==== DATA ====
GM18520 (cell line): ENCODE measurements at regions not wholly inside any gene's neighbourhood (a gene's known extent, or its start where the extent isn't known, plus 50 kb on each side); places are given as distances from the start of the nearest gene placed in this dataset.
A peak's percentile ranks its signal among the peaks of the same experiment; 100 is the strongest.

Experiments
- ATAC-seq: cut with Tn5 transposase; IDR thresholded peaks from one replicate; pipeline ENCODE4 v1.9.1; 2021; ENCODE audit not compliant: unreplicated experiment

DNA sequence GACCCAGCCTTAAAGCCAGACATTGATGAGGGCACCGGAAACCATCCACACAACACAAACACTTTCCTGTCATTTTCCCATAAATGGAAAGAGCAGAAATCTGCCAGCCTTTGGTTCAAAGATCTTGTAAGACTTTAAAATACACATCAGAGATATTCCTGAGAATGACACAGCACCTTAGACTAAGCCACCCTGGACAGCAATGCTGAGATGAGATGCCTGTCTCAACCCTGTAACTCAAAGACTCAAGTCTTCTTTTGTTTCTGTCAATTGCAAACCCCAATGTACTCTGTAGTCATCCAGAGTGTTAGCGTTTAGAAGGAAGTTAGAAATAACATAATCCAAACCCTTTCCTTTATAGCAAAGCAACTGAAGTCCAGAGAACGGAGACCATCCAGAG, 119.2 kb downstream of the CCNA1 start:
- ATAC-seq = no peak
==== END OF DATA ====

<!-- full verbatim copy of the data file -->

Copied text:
GM18520 (cell line): ENCODE measurements at regions not wholly inside any gene's neighbourhood (a gene's known extent, or its start where the extent isn't known, plus 50 kb on each side); places are given as distances from the start of the nearest gene placed in this dataset.
A peak's percentile ranks its signal among the peaks of the same experiment; 100 is the strongest.

Experiments
- ATAC-seq: cut with Tn5 transposase; IDR thresholded peaks from one replicate; pipeline ENCODE4 v1.9.1; 2021; ENCODE audit not compliant: unreplicated experiment

DNA sequence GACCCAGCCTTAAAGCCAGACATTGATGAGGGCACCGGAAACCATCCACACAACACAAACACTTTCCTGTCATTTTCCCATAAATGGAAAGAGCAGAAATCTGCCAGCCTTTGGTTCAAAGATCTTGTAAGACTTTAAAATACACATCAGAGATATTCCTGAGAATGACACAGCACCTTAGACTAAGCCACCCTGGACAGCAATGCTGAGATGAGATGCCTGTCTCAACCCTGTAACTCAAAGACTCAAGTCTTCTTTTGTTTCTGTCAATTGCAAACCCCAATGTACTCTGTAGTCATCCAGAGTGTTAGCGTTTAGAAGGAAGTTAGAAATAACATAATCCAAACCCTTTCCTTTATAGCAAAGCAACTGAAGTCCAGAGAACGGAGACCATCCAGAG, 119.2 kb downstream of the CCNA1 start:
- ATAC-seq = no peak